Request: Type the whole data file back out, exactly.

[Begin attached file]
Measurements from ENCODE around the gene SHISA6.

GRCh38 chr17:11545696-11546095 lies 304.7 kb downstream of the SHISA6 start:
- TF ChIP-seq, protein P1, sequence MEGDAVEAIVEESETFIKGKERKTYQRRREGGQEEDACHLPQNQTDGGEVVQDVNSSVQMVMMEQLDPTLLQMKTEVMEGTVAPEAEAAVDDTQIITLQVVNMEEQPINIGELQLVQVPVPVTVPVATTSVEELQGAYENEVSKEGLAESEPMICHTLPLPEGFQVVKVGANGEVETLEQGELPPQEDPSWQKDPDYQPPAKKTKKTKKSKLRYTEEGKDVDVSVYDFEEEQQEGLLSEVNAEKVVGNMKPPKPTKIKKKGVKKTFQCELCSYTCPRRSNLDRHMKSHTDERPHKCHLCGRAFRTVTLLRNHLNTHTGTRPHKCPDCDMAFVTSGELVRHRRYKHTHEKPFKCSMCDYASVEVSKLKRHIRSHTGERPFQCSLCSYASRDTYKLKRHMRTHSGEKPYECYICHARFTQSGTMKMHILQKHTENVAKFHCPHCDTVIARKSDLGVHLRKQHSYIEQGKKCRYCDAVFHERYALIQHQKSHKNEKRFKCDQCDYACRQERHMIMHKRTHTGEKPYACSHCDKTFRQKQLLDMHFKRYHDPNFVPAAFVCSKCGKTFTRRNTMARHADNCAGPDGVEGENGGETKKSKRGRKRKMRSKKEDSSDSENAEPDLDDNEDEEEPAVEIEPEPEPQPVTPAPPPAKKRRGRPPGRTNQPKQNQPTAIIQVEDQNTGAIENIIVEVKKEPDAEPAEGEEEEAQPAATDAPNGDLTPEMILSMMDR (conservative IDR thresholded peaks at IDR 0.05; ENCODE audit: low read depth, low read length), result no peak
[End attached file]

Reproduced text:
Measurements from ENCODE around the gene SHISA6.

GRCh38 chr17:11545696-11546095 lies 304.7 kb downstream of the SHISA6 start:
- TF ChIP-seq, protein P1, sequence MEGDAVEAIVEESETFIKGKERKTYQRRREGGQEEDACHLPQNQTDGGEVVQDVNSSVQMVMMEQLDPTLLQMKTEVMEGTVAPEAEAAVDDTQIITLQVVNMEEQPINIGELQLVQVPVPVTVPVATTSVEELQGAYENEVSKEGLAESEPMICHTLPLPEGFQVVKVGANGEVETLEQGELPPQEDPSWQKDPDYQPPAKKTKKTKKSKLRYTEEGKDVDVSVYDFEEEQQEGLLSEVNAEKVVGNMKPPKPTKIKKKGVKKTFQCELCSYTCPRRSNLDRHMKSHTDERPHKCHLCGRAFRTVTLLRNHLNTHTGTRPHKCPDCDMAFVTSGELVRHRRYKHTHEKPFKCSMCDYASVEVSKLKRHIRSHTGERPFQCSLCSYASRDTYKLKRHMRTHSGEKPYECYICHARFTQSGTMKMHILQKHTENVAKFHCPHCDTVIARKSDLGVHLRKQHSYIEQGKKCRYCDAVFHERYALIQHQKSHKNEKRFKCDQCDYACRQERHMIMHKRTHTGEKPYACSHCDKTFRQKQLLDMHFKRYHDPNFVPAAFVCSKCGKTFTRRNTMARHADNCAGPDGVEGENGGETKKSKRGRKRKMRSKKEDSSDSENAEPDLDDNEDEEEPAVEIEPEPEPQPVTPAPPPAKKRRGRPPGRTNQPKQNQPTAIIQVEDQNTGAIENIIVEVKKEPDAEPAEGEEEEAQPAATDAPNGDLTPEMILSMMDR (conservative IDR thresholded peaks at IDR 0.05; ENCODE audit: low read depth, low read length), result no peak